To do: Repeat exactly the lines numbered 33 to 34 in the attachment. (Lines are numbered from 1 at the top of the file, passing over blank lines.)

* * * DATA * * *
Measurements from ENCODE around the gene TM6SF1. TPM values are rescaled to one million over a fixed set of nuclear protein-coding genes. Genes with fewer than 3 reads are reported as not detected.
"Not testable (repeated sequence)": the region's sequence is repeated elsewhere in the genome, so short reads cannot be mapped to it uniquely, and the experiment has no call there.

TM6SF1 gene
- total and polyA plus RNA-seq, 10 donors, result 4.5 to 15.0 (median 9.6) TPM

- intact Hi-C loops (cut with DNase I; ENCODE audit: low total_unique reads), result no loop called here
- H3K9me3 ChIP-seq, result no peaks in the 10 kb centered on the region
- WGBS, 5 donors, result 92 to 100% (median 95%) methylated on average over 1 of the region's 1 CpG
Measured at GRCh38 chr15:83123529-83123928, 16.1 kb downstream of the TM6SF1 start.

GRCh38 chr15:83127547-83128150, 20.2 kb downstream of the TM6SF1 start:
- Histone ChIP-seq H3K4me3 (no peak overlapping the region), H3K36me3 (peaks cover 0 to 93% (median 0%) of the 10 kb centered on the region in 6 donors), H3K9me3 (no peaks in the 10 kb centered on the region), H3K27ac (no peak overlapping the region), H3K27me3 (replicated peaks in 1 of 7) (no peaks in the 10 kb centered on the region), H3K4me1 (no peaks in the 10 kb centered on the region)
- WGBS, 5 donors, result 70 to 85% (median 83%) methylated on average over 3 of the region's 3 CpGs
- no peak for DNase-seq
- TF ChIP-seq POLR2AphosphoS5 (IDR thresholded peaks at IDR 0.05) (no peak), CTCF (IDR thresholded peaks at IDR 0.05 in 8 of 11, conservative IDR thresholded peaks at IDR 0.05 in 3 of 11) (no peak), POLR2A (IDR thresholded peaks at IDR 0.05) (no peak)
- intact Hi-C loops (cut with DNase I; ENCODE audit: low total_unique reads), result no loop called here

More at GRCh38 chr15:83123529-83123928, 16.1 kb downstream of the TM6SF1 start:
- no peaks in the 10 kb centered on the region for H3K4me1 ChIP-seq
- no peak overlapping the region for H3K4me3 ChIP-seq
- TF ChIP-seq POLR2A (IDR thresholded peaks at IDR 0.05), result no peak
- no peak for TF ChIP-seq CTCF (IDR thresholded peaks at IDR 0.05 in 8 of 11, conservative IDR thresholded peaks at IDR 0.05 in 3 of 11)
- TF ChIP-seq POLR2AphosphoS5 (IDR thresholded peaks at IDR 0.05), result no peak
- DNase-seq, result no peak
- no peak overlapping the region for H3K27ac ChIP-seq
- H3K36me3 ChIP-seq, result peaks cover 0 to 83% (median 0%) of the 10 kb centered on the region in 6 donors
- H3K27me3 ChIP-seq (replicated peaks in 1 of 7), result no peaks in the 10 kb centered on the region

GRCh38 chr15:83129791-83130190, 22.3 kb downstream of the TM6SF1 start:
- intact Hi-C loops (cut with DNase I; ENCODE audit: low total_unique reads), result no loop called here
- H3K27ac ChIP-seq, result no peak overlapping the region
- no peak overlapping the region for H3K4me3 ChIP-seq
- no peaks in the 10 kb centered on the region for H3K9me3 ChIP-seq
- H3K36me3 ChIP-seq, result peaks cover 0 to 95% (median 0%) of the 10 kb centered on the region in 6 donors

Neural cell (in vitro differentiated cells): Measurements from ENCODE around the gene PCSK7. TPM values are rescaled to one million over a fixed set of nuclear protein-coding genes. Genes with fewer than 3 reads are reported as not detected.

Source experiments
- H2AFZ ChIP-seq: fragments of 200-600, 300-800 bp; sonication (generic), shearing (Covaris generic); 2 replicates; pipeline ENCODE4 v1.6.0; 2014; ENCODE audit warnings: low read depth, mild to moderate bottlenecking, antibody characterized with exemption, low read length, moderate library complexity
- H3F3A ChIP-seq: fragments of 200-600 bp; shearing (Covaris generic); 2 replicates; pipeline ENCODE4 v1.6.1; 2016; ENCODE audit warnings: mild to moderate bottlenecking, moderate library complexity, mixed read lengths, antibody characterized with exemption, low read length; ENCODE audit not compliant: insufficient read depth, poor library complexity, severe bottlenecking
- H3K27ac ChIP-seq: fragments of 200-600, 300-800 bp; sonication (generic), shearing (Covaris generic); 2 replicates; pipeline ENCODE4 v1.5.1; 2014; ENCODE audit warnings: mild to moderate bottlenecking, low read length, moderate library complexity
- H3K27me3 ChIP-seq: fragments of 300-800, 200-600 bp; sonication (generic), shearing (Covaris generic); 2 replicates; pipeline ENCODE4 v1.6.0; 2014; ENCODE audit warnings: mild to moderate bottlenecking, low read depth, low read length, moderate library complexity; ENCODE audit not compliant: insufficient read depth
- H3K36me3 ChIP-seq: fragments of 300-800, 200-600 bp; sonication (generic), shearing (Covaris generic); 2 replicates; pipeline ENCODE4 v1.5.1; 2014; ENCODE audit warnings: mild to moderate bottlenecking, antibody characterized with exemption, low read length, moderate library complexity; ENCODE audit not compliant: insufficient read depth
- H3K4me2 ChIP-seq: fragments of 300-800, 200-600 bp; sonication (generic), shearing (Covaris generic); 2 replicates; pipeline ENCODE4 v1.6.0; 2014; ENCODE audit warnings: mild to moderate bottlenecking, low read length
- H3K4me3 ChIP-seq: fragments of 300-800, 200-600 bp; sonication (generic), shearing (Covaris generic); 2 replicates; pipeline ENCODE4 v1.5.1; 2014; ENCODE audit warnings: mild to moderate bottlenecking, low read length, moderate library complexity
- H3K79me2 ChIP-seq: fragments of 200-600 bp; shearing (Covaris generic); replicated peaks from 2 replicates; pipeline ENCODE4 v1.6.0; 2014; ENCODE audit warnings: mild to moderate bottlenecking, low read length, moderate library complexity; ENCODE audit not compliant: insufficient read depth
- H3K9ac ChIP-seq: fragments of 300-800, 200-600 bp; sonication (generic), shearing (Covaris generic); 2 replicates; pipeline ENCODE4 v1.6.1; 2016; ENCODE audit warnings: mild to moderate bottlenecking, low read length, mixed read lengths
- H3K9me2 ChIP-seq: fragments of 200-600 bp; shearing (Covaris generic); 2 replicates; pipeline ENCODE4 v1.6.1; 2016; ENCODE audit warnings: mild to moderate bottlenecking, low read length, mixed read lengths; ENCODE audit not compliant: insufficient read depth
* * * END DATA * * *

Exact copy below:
- H2AFZ ChIP-seq: fragments of 200-600, 300-800 bp; sonication (generic), shearing (Covaris generic); 2 replicates; pipeline ENCODE4 v1.6.0; 2014; ENCODE audit warnings: low read depth, mild to moderate bottlenecking, antibody characterized with exemption, low read length, moderate library complexity
- H3F3A ChIP-seq: fragments of 200-600 bp; shearing (Covaris generic); 2 replicates; pipeline ENCODE4 v1.6.1; 2016; ENCODE audit warnings: mild to moderate bottlenecking, moderate library complexity, mixed read lengths, antibody characterized with exemption, low read length; ENCODE audit not compliant: insufficient read depth, poor library complexity, severe bottlenecking